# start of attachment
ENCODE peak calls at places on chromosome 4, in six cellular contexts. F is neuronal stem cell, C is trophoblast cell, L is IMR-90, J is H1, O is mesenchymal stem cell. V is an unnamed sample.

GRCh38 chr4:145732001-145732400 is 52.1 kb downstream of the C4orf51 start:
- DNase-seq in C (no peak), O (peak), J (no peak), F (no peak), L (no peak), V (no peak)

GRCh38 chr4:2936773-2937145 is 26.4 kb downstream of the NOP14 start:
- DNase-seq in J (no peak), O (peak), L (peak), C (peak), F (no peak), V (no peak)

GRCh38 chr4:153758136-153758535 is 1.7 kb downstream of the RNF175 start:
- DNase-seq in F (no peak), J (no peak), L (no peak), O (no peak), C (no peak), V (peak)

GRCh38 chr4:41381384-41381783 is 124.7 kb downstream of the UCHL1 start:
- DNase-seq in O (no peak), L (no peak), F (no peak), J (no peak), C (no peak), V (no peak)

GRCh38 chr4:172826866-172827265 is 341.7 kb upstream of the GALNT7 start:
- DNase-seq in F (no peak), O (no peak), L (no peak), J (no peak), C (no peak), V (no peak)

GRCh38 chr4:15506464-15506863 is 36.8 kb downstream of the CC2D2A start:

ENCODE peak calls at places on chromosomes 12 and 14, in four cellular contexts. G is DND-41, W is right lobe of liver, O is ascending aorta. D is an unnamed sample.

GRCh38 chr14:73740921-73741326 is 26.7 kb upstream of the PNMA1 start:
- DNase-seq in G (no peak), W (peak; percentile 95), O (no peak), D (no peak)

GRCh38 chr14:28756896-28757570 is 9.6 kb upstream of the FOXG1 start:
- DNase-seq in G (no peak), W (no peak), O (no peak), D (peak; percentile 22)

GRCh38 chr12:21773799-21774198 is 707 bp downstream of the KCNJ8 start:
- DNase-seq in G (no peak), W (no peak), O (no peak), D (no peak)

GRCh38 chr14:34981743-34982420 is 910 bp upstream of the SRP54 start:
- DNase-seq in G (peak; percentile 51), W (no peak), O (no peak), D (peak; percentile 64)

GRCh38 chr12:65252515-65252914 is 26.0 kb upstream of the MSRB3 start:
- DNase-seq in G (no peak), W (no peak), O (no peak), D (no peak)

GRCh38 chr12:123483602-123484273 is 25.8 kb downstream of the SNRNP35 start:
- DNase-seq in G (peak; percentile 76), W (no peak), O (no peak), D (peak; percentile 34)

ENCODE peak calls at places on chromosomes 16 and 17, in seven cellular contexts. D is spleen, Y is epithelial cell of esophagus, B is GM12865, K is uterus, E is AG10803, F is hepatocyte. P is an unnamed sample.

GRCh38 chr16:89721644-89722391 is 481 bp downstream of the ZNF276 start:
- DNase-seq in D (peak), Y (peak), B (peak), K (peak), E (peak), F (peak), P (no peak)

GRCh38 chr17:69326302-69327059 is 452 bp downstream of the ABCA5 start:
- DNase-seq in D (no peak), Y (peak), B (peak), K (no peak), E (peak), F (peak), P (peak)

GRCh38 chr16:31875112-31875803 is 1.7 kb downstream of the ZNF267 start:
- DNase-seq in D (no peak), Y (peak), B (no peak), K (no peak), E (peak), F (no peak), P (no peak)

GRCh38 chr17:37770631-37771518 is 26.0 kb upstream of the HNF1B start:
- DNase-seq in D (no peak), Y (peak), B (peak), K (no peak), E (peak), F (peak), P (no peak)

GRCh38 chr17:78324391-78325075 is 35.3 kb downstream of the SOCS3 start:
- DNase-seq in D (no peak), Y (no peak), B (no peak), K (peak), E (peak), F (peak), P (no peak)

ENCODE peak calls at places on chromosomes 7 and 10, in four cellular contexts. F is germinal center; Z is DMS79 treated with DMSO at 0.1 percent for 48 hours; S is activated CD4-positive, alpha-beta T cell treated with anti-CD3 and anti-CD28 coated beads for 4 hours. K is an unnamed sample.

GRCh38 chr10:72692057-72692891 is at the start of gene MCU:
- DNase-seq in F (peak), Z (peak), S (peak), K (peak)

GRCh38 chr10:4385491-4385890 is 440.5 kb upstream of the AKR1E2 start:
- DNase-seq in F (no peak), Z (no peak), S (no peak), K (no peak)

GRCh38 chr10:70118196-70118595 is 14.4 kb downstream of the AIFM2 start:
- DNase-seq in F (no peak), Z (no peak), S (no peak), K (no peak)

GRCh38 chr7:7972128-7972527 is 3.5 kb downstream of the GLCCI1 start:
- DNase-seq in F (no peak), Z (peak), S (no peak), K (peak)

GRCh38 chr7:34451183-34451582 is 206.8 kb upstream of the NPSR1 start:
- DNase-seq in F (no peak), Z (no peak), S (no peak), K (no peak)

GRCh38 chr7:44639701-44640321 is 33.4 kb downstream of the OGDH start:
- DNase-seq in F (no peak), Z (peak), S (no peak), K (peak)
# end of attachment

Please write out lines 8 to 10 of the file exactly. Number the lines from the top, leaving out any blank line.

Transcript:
GRCh38 chr4:41381384-41381783 is 124.7 kb downstream of the UCHL1 start:
- DNase-seq in O (no peak), L (no peak), F (no peak), J (no peak), C (no peak), V (no peak)

GRCh38 chr4:172826866-172827265 is 341.7 kb upstream of the GALNT7 start: